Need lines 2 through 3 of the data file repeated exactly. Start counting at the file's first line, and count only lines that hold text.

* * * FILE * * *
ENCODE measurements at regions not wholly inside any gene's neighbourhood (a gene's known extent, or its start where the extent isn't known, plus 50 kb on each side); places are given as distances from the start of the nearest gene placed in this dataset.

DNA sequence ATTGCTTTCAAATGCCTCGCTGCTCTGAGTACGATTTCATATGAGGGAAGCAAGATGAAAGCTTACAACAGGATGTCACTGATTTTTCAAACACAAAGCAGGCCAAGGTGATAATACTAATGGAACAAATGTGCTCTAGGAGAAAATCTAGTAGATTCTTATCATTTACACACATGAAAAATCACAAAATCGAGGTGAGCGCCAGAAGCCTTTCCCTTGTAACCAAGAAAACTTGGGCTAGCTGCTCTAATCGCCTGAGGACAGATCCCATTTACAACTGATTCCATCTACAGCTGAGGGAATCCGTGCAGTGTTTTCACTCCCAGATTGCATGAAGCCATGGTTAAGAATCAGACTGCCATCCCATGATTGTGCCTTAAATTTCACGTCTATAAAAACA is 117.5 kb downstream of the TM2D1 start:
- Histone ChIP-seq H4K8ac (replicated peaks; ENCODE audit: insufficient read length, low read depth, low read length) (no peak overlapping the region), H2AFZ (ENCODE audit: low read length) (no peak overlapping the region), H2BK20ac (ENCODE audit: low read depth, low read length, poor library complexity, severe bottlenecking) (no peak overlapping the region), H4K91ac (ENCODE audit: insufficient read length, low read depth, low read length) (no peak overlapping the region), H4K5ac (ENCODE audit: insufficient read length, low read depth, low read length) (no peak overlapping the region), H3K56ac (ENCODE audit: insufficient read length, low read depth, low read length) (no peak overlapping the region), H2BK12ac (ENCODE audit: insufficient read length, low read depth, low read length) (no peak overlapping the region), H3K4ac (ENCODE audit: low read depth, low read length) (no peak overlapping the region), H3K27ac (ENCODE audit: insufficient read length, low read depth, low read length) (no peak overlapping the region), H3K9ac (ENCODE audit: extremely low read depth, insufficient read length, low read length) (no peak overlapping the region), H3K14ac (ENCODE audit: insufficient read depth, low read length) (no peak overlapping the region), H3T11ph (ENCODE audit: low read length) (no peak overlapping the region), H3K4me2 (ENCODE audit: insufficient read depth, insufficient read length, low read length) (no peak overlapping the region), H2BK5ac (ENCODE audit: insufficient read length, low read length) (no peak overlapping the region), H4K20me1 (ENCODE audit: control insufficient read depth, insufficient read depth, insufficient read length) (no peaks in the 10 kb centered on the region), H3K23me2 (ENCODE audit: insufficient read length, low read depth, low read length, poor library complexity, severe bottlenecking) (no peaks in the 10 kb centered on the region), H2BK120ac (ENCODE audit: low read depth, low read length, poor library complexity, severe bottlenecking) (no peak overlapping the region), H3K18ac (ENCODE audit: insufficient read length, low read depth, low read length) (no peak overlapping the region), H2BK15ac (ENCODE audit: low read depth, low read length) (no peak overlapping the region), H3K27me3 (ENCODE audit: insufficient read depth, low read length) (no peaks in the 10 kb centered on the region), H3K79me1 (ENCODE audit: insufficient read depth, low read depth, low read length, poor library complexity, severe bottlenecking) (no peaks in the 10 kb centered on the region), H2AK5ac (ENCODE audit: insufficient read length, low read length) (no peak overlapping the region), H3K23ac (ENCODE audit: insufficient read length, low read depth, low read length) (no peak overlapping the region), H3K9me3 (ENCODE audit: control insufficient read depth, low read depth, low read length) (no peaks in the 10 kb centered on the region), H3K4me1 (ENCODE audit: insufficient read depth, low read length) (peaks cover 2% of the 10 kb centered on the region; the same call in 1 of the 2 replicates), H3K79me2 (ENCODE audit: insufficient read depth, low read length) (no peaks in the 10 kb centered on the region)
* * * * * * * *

DNA sequence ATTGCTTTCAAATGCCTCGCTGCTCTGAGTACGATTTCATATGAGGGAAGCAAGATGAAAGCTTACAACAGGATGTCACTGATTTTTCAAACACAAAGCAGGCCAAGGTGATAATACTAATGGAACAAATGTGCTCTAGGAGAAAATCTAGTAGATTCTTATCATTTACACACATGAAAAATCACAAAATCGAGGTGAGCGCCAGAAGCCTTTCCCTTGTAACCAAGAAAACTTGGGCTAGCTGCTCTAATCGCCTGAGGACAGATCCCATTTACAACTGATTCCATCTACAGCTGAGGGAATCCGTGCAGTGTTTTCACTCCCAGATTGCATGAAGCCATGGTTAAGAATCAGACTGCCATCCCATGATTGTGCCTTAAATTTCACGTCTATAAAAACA is 117.5 kb downstream of the TM2D1 start:
- Histone ChIP-seq H4K8ac (replicated peaks; ENCODE audit: insufficient read length, low read depth, low read length) (no peak overlapping the region), H2AFZ (ENCODE audit: low read length) (no peak overlapping the region), H2BK20ac (ENCODE audit: low read depth, low read length, poor library complexity, severe bottlenecking) (no peak overlapping the region), H4K91ac (ENCODE audit: insufficient read length, low read depth, low read length) (no peak overlapping the region), H4K5ac (ENCODE audit: insufficient read length, low read depth, low read length) (no peak overlapping the region), H3K56ac (ENCODE audit: insufficient read length, low read depth, low read length) (no peak overlapping the region), H2BK12ac (ENCODE audit: insufficient read length, low read depth, low read length) (no peak overlapping the region), H3K4ac (ENCODE audit: low read depth, low read length) (no peak overlapping the region), H3K27ac (ENCODE audit: insufficient read length, low read depth, low read length) (no peak overlapping the region), H3K9ac (ENCODE audit: extremely low read depth, insufficient read length, low read length) (no peak overlapping the region), H3K14ac (ENCODE audit: insufficient read depth, low read length) (no peak overlapping the region), H3T11ph (ENCODE audit: low read length) (no peak overlapping the region), H3K4me2 (ENCODE audit: insufficient read depth, insufficient read length, low read length) (no peak overlapping the region), H2BK5ac (ENCODE audit: insufficient read length, low read length) (no peak overlapping the region), H4K20me1 (ENCODE audit: control insufficient read depth, insufficient read depth, insufficient read length) (no peaks in the 10 kb centered on the region), H3K23me2 (ENCODE audit: insufficient read length, low read depth, low read length, poor library complexity, severe bottlenecking) (no peaks in the 10 kb centered on the region), H2BK120ac (ENCODE audit: low read depth, low read length, poor library complexity, severe bottlenecking) (no peak overlapping the region), H3K18ac (ENCODE audit: insufficient read length, low read depth, low read length) (no peak overlapping the region), H2BK15ac (ENCODE audit: low read depth, low read length) (no peak overlapping the region), H3K27me3 (ENCODE audit: insufficient read depth, low read length) (no peaks in the 10 kb centered on the region), H3K79me1 (ENCODE audit: insufficient read depth, low read depth, low read length, poor library complexity, severe bottlenecking) (no peaks in the 10 kb centered on the region), H2AK5ac (ENCODE audit: insufficient read length, low read length) (no peak overlapping the region), H3K23ac (ENCODE audit: insufficient read length, low read depth, low read length) (no peak overlapping the region), H3K9me3 (ENCODE audit: control insufficient read depth, low read depth, low read length) (no peaks in the 10 kb centered on the region), H3K4me1 (ENCODE audit: insufficient read depth, low read length) (peaks cover 2% of the 10 kb centered on the region; the same call in 1 of the 2 replicates), H3K79me2 (ENCODE audit: insufficient read depth, low read length) (no peaks in the 10 kb centered on the region)